14 2009 Chapters & Standards  EC chapter now has  20 standards  143 elements of performance  EM chapter now has  12 standards  111 elements of performance  LS chapter now has  17 standards  194 elements of performance 14

15  1 Chapter  33 Standards  234 Elements of Performance  3 Chapters  49 Standards  448 Elements of Performance 2008 Manual 2009 Manual 15 Let’s Compare

16 More Impact for 2009  There are four tiers in the scoring model  Immediate Threat  Situational Decision Rules  Direct Impact Standards  Indirect Impact Standards  The new chapters reflect this scoring  There are automatic rules in some areas, such as LS  BEWARE: Failure to implement ILSMs! 16

17 Direct Impact Standards  In the three new chapters, there are several direct impact standards.  LS has 20 direct impact standards  EC has 43 direct impact standards  EM has 3 direct impact standards 17

18 Get Ready for 2009  There is an increase in the number of chapters  There is an increase in the number of standards  There is an increase in the elements of performance  The LSS surveys all hospitals  The CMS disparity rate for physical environment has increased to 29 %! 18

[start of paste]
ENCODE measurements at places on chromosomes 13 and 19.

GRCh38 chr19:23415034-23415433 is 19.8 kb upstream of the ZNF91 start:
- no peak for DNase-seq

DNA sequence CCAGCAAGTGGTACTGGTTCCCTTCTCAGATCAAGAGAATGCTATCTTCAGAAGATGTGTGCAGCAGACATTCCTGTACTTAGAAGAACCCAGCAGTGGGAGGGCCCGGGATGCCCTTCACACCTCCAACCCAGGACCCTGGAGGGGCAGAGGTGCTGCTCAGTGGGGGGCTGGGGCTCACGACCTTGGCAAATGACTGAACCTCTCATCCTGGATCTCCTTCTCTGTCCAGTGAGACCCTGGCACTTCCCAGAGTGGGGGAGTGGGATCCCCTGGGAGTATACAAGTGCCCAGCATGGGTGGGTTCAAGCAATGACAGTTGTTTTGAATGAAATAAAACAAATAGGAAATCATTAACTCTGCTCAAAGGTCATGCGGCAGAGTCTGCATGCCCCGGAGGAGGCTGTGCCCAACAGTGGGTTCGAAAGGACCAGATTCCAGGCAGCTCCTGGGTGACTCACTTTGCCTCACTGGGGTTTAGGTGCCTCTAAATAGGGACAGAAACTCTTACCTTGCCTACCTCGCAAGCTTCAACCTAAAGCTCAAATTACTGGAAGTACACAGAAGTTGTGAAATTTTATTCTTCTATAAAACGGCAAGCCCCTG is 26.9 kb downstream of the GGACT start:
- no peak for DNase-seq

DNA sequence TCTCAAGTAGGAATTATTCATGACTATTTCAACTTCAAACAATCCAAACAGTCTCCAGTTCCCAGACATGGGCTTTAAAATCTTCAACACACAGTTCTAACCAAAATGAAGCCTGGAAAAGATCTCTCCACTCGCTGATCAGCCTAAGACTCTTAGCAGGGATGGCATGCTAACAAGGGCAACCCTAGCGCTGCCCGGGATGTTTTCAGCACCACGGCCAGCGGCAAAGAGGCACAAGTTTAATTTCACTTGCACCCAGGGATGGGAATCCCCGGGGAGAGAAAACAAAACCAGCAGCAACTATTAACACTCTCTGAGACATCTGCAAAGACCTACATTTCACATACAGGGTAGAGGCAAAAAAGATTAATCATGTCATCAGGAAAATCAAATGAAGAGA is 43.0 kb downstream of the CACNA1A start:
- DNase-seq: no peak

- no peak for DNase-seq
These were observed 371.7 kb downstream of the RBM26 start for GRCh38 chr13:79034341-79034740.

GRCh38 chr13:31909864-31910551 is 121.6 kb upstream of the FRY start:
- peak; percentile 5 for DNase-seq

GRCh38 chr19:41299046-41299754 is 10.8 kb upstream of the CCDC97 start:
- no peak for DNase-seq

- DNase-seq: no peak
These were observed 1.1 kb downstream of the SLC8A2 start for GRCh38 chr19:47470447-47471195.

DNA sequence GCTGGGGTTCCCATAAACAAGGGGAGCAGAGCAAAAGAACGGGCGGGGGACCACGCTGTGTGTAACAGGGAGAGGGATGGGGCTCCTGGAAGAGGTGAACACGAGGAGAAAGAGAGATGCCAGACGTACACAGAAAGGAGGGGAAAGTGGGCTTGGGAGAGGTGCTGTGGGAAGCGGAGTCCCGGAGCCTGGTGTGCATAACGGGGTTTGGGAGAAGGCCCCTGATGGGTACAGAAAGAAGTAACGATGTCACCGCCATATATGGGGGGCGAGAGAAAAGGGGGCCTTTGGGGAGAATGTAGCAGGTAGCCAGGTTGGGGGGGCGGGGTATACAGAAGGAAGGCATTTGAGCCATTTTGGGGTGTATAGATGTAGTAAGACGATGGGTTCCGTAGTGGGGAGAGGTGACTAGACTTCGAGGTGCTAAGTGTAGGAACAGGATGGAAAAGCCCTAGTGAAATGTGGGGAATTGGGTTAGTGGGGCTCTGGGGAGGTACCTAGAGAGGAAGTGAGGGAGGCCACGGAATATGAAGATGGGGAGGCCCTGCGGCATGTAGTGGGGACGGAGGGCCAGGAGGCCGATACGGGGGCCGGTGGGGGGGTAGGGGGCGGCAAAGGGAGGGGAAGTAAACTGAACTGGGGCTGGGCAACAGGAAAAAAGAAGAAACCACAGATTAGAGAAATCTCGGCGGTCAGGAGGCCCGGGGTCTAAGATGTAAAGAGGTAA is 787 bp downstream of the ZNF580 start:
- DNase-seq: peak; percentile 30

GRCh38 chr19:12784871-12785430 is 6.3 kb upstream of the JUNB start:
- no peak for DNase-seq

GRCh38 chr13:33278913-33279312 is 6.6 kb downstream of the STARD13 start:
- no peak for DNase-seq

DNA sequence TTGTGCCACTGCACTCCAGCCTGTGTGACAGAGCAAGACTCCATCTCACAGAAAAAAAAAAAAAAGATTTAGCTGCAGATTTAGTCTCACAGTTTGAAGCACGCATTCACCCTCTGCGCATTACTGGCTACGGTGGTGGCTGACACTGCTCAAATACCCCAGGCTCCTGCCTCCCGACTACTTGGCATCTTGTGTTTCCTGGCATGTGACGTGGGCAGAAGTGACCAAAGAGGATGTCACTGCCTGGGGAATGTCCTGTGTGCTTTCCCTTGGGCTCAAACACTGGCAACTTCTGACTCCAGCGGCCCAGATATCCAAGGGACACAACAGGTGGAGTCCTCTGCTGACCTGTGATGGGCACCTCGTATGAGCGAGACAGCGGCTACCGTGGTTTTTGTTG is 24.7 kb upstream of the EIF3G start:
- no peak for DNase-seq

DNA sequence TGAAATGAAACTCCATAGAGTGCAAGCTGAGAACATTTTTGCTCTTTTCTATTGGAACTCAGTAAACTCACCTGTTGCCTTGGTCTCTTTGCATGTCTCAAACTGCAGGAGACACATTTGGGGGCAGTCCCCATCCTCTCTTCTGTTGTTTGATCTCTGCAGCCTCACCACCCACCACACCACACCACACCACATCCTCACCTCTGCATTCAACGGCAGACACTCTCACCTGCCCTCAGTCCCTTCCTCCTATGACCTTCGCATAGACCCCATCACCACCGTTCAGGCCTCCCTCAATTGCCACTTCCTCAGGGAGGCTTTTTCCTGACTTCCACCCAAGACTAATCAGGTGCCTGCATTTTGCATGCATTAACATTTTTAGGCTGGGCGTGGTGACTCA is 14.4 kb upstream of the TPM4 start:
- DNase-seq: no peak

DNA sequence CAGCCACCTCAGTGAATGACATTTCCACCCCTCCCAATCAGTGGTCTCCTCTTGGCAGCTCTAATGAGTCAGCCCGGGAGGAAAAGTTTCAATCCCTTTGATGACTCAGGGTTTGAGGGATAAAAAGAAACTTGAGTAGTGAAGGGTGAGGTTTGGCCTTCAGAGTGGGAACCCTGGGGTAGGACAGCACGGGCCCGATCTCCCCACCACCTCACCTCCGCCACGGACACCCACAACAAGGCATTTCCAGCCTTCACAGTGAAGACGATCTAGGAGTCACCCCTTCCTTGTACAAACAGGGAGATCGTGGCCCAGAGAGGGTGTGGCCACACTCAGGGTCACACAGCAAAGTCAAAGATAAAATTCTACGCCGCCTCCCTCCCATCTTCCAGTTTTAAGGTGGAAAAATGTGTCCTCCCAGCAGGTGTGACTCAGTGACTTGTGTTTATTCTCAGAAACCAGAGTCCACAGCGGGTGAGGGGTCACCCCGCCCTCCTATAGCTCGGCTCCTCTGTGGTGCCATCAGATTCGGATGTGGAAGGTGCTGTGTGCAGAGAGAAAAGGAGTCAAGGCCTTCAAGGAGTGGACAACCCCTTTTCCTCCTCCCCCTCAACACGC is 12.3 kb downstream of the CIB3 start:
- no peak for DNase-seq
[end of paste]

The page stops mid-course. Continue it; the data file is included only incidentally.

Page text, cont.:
19 Top Scoring Issues 19 TJC 2007 (final #s) TJC – 1 st Quarter 2008 IssueComments MM.2.20 (43%)  (31%) Storage of medications NPSG 2C (36%) No DataCritical test/results data requirements  from prior year EC.5.20 (29%)  (45%) Life Safety Code (now LS ) IM.6.10 (26%)= (24%)Completeness of medical record IM.6.50 (25%)  (35%) Telephone & verbal orders NPSG 2B (25%) No DataUnapproved abbreviations  from prior year UP 1C (21%)No DataTime out

20 Top Scoring Issues 20 TJC 2007 (final #s) TJC – 1 st Quarter 2008 IssueComments NPSG 8A (19%)No DataMedication reconciliation on admission  from prior year NPSG 3D (18%)No DataMedication labeling on & off sterile field  from prior year EC.5.40 (18%)  (30%) Maintenance of fire equipment & building features (now EC ) PC (18%)=Pre-anesthesia assessment EC.7.40 (16%)* Testing emergency power systems (now EC )  Early ‘08 numbers show 50% increase EC.7.50 (14%)*Testing medical gas & vacuum systems (now EC )  Early ‘08 numbers show over 50% increase * While not ranking in TJC’s final Top 14 Compliance Issues, preliminary TJC data had indicated that EC.7.40 had been scored in 8% of organizations surveyed and EC.7.50% had been scored in 6% of organizations